Clinical Nurse Specialists provide the education and training hospitals need to reach their quality, safety, and patient satisfaction goals. If you’re a CNS, career opportunities abound! Here’s how to choose the CNS job that’s a right fit for you.
Clinical Nurse Specialist jobs are usually unit-based, and most hiring managers want candidates with at least three years of related clinical experience. Currently, job openings across the country outnumber the Clinical Nurse Specialists available to fill them. That’s why more and more hospitals are encouraging skilled nurses to go back to school and step up to this exciting Advanced Practice Career.
Whether you’re currently a Clinical Nurse Specialist or are considering pursuing a CNS career, our tips can help you chart a course to a satisfying work life.
Ask About the Clinical Nurse Specialist Role
The CNS role varies from hospital to hospital. Even within the CNS community, the role is defined in different ways. Generally, a CNS is responsible for management, education, research, and quality of patient care. Through research and evidence-based practice, Clinical Nurse Specialists help nurses within their units continually improve their knowledge and skills.
However, in some organizations, Clinical Nurse Specialists have some of the same responsibilities as Nurse Practitioners. This means that a CNS will also see patients, bill for their services, and prescribe medications. Organizations tend to embrace this model because it allows the CNS to be revenue-producing. However, it’s important that the organization is also investing the necessary resources for staff training.
As you’re interviewing for a Clinical Nurse Specialist job, ask questions about how the role will be structured, and its main managerial and clinical responsibilities.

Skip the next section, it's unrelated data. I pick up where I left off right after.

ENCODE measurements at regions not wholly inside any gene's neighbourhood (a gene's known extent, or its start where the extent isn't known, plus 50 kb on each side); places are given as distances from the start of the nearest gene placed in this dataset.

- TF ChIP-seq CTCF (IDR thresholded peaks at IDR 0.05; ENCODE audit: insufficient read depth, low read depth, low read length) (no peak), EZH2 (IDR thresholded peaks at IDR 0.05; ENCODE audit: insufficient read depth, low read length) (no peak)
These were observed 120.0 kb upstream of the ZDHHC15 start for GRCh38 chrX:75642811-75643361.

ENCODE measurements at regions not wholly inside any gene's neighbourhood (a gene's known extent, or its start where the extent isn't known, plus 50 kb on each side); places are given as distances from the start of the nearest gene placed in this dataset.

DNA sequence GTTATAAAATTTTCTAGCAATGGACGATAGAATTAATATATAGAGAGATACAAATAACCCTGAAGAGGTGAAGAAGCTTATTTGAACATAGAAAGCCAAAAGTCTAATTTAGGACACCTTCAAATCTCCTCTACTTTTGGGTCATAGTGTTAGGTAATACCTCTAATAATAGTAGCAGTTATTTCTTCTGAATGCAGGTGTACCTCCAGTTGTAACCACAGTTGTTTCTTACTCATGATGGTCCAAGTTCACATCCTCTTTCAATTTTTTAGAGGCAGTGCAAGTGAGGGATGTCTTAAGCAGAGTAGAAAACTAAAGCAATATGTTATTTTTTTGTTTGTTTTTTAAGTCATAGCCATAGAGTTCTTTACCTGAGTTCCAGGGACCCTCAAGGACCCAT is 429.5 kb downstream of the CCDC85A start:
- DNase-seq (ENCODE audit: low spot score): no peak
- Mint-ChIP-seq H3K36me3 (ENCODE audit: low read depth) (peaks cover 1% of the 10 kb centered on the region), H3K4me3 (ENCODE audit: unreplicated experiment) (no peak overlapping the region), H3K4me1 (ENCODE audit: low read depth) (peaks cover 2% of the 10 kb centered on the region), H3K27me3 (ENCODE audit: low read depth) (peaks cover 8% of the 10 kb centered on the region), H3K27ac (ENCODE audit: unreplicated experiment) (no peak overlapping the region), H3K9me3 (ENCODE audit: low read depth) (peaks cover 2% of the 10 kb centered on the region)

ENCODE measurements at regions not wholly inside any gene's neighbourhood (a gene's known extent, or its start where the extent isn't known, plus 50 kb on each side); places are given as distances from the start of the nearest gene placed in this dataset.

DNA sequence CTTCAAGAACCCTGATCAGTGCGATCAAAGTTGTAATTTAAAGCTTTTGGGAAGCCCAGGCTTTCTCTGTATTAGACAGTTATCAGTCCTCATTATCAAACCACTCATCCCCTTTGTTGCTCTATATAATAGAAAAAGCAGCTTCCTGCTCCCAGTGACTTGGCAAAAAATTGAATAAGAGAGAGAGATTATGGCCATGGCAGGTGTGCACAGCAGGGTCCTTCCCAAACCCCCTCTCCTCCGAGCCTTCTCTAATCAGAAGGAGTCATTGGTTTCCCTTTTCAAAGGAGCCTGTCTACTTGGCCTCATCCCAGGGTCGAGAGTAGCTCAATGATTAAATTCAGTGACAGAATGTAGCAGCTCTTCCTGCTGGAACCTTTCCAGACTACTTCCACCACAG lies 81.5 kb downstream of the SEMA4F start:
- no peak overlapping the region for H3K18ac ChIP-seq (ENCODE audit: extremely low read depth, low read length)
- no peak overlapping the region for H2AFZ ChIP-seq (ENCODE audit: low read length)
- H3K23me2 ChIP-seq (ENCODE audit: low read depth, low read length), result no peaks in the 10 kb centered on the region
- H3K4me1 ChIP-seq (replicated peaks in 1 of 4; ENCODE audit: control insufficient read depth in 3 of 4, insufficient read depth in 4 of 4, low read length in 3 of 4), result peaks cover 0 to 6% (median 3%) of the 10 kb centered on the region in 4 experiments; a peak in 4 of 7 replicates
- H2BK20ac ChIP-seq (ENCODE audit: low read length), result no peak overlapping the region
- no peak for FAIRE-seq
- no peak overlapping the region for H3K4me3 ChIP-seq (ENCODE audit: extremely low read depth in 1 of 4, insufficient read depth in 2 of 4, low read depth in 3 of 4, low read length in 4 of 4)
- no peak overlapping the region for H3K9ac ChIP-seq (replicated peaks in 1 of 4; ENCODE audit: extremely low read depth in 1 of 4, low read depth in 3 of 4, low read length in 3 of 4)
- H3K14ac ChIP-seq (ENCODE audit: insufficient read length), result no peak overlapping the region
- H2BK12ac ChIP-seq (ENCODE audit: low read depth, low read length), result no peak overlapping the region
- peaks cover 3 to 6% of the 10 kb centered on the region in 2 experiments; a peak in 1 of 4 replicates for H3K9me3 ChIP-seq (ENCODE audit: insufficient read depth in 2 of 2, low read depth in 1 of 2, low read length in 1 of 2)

Learn How the Organization Evaluates Success
As we’ve mentioned, the CNS role can vary significantly from one organization to another. That’s why you want to have clarity on the job before you accept it. Try to sit down with the manager and director of the department you’re interviewing for. Because they work within the unit each day, these managers will be able to paint a picture of how they see the Clinical Nurse Specialist working effectively.
One of the biggest challenges of being a CNS is that you can have responsibility without authority. Even if you’re not in a supervisory role, you set standards and hold staff accountable for meeting educational objectives. In our experience, Clinical Nurse Specialists are more likely to practice to the full scope of their training if they have the support of a nurse educator in the unit. The educator manages onboarding, licensing, training, and credentialing, allowing the CNS to focus on improving patient outcomes and quality of care.
Another resource to look for is a “clinical ladder” within the unit. This system will allow you to engage nurses to help deliver education and training, freeing you up to oversee the quantity and quality of training that’s provided, including hands-on training and simulations.
Like any job, a CNS position requires the right resources, the right reporting structure, and the right role definition. These are things to evaluate to the best of your ability before accepting a job offer.
Make Sure the CNS Job Has a Good Support Structure